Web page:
ELYRIA — Eighteen applicants are hoping to nab one of the three medical marijuana dispensary licenses in Lorain County.
Grant Miller, spokesman for the Ohio Board of Pharmacy, said the licenses awarded to those applicants will be announced by early May.
Miller said the board will be looking at the criteria the applicants enclosed in their applications, mostly under the section of 3796:6 for the Ohio Administrative Code.
“We made it explicitly clear everything that was needed by an applicant and that’s what we are going off on the applications,” Miller said.
Angel Dawson, an applicant for the dispensary Natural Remedies, said she is excited about potentially opening a dispensary in Elyria, where she wants to be more than just a drugstore. The applicant is currently the office manager for an addiction clinic and urgent care. Dawson said she’s patiently waiting, but feels every other applicant is in the same situation.
“I think everybody is nervous, anxious and just ready to see what happens next month,” she said.
She also wants to offer health seminars and educational classes led by a medical professional to help eliminate the stigma associated with medical marijuana. She also sees her business as the kind that would be community-minded with a lean toward helping youths.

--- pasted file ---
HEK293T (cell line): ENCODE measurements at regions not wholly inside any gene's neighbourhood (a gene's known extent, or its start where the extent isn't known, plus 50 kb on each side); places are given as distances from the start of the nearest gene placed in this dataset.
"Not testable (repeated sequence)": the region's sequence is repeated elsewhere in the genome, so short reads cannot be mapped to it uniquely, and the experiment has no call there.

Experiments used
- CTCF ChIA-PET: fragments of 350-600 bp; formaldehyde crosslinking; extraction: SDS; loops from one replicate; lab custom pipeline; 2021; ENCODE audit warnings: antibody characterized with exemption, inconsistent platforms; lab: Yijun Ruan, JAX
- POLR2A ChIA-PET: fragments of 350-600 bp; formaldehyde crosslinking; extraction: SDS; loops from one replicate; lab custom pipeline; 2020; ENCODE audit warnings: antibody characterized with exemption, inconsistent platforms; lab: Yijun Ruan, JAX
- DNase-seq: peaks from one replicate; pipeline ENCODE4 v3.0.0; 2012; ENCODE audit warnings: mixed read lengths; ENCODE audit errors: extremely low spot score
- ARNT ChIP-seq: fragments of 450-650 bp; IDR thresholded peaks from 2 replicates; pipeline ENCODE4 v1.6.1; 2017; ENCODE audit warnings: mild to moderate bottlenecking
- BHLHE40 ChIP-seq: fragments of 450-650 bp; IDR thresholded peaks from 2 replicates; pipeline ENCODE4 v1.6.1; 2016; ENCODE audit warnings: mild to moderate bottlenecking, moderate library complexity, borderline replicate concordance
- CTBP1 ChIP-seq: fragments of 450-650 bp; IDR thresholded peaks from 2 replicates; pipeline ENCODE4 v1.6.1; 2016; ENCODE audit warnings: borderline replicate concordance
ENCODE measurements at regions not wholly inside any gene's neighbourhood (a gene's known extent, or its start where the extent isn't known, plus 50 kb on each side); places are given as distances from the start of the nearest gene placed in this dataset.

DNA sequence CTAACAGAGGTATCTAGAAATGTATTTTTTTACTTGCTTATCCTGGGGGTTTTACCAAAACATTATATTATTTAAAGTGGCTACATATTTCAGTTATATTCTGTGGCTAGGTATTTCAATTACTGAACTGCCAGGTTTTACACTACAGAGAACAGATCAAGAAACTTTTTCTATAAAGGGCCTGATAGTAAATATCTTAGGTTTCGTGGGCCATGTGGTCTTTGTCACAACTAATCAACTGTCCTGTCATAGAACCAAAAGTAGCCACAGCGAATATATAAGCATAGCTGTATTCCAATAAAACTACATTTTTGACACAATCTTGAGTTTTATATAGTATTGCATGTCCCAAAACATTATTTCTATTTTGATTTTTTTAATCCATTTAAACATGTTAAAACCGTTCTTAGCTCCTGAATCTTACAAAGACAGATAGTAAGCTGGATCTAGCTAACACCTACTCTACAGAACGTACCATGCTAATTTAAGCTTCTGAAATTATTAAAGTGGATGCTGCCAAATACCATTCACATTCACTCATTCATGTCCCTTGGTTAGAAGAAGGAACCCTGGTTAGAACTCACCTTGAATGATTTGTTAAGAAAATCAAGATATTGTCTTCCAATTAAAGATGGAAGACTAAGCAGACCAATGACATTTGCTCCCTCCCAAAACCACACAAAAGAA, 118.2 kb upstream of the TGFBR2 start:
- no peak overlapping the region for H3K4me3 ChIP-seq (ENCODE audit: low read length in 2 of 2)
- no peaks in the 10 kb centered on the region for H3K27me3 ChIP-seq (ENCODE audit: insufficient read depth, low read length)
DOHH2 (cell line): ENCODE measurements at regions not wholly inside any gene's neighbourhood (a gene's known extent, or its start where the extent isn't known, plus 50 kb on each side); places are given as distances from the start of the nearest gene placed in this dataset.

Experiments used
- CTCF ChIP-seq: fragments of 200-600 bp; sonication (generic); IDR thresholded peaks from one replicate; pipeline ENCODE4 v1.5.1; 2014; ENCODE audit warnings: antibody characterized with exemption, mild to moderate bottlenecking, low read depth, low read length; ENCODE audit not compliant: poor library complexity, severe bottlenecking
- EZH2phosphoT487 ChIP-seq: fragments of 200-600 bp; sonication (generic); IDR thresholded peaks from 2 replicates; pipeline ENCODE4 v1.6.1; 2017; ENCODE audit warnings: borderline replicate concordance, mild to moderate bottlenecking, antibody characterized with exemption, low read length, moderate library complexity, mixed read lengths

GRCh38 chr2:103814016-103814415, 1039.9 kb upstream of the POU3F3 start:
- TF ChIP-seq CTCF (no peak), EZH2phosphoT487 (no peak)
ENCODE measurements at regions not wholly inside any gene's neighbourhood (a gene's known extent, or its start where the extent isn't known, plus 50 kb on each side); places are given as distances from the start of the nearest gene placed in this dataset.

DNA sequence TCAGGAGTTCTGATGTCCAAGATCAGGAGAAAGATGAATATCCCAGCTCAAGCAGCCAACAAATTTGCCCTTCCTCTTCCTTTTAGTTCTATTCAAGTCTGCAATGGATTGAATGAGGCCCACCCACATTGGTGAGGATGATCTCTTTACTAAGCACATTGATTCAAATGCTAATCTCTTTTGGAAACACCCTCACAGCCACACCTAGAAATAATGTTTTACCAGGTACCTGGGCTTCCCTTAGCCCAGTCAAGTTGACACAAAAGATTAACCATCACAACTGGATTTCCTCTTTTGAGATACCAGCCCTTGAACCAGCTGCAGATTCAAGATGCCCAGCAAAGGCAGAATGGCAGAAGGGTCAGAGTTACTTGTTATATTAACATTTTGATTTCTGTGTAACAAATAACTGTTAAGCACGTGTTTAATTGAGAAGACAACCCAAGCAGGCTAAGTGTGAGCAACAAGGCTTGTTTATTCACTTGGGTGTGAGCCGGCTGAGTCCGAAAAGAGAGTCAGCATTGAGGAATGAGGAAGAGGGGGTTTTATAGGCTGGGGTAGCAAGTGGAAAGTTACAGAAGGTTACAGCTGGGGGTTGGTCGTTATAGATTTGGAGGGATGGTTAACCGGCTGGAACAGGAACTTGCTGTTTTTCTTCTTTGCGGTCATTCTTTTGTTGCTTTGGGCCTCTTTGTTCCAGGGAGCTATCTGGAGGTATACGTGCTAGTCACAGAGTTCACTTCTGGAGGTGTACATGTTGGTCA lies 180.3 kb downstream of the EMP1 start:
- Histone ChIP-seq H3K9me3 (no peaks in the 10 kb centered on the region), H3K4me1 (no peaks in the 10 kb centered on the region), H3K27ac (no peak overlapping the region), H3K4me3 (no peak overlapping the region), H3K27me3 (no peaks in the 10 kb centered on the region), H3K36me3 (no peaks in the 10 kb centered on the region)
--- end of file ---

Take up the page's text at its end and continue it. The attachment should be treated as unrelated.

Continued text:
The applicants for the dispensaries listed possible locations in Elyria, Lorain and one in Sheffield Lake.
A retail dispensary is prohibited from being within 500 feet of a school, church, public library, public playground, public park or community addiction services provider, according to state law.
In addition, cities, villages and townships can adopt regulations to prohibit or limit the number of retail dispensaries.
There are 21 qualifying medical conditions that are allowed to be treated using medical marijuana.
They are HIV/AIDS; Alzheimer’s disease; amyotrophic lateral sclerosis, or ALS; cancer; chronic traumatic encephalopathy, or CTE; Crohn’s disease; epilepsy or another seizure disorder; fibromyalgia; glaucoma; hepatitis C; inflammatory bowel disease; multiple sclerosis; pain that is chronic and severe, or intractable; Parkinson’s disease; post-traumatic stress disorder; sickle cell anemia; spinal cord disease or injury; Tourette’s syndrome; traumatic brain injury; and ulcerative colitis.
If she could obtain one of the licenses, Dawson said she could start right away. But if not, she’s happy enough medical marijuana is available.
“I’m just happy that it’s coming to Ohio and we’re able to help. My family has been in the medical business for 20 years so I’ve been in the medical field all my life, so to have this come to Ohio and be able to help patients in any way we can, it’s just amazing for anyone who gets this opportunity.”
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